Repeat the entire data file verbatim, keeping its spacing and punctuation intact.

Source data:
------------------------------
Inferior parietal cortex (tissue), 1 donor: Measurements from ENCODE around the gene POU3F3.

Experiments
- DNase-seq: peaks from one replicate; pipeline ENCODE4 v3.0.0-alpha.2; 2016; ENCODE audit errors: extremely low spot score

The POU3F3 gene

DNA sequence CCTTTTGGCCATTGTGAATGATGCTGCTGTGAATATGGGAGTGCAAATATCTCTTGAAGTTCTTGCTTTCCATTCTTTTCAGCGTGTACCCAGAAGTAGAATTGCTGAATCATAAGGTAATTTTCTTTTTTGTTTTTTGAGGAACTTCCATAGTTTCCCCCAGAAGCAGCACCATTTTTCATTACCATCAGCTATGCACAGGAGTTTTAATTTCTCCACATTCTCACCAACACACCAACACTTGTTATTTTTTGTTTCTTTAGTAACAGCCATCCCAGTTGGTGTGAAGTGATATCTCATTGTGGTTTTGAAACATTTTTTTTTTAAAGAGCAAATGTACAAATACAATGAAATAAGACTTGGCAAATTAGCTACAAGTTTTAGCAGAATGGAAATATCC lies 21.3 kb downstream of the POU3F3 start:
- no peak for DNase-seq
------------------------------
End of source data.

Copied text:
Inferior parietal cortex (tissue), 1 donor: Measurements from ENCODE around the gene POU3F3.

Experiments
- DNase-seq: peaks from one replicate; pipeline ENCODE4 v3.0.0-alpha.2; 2016; ENCODE audit errors: extremely low spot score

The POU3F3 gene

DNA sequence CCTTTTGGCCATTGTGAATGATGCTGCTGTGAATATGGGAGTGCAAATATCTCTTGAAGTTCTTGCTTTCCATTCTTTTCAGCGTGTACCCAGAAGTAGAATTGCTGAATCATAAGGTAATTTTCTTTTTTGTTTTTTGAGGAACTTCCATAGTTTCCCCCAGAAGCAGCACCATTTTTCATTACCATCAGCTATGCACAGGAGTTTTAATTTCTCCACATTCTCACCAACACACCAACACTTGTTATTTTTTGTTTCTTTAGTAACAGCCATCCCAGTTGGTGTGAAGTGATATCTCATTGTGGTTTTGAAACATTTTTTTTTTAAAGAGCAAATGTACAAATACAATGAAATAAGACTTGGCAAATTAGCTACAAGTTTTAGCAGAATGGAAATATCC lies 21.3 kb downstream of the POU3F3 start:
- no peak for DNase-seq